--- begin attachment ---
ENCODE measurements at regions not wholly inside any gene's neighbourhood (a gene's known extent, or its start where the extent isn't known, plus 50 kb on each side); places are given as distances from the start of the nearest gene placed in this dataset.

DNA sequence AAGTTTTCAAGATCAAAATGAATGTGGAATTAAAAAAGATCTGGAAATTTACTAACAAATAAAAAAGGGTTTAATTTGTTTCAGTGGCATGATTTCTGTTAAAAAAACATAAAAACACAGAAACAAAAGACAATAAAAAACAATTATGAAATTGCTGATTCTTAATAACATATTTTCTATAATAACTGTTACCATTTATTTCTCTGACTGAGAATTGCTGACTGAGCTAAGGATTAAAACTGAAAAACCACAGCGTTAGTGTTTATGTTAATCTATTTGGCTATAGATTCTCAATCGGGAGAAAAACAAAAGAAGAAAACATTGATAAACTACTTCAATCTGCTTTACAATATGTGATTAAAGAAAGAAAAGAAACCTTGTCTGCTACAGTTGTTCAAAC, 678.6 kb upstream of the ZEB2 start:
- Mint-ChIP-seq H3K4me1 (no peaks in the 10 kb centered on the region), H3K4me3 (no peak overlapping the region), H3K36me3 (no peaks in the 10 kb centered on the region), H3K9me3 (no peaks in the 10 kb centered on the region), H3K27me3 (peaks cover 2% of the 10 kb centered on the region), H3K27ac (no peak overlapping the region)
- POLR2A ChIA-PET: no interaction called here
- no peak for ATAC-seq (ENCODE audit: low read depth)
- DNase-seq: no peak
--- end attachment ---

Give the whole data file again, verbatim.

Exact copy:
ENCODE measurements at regions not wholly inside any gene's neighbourhood (a gene's known extent, or its start where the extent isn't known, plus 50 kb on each side); places are given as distances from the start of the nearest gene placed in this dataset.

DNA sequence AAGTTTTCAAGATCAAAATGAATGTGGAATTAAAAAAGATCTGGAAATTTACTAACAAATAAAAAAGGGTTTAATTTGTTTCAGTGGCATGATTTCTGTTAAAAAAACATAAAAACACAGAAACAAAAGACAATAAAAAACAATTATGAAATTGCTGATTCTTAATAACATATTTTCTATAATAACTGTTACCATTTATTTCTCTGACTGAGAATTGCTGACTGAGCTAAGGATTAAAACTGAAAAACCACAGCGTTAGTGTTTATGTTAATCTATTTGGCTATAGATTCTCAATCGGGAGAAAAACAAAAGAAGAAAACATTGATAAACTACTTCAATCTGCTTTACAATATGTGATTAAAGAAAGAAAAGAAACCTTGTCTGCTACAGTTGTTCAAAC, 678.6 kb upstream of the ZEB2 start:
- Mint-ChIP-seq H3K4me1 (no peaks in the 10 kb centered on the region), H3K4me3 (no peak overlapping the region), H3K36me3 (no peaks in the 10 kb centered on the region), H3K9me3 (no peaks in the 10 kb centered on the region), H3K27me3 (peaks cover 2% of the 10 kb centered on the region), H3K27ac (no peak overlapping the region)
- POLR2A ChIA-PET: no interaction called here
- no peak for ATAC-seq (ENCODE audit: low read depth)
- DNase-seq: no peak